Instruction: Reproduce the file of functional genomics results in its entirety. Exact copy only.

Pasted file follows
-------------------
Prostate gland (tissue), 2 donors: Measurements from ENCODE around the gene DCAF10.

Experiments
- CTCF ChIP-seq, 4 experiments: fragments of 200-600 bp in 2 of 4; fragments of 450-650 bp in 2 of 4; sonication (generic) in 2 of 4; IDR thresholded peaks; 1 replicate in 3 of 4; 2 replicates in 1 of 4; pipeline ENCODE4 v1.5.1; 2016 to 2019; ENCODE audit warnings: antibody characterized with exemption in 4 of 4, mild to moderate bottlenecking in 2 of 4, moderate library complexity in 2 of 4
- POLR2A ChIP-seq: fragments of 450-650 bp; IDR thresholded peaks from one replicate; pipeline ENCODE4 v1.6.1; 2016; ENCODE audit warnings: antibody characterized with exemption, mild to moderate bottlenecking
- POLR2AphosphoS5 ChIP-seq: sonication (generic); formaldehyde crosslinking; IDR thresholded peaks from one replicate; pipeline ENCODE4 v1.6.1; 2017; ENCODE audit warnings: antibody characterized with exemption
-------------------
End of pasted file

Prostate gland (tissue), 2 donors: Measurements from ENCODE around the gene DCAF10.

Experiments
- CTCF ChIP-seq, 4 experiments: fragments of 200-600 bp in 2 of 4; fragments of 450-650 bp in 2 of 4; sonication (generic) in 2 of 4; IDR thresholded peaks; 1 replicate in 3 of 4; 2 replicates in 1 of 4; pipeline ENCODE4 v1.5.1; 2016 to 2019; ENCODE audit warnings: antibody characterized with exemption in 4 of 4, mild to moderate bottlenecking in 2 of 4, moderate library complexity in 2 of 4
- POLR2A ChIP-seq: fragments of 450-650 bp; IDR thresholded peaks from one replicate; pipeline ENCODE4 v1.6.1; 2016; ENCODE audit warnings: antibody characterized with exemption, mild to moderate bottlenecking
- POLR2AphosphoS5 ChIP-seq: sonication (generic); formaldehyde crosslinking; IDR thresholded peaks from one replicate; pipeline ENCODE4 v1.6.1; 2017; ENCODE audit warnings: antibody characterized with exemption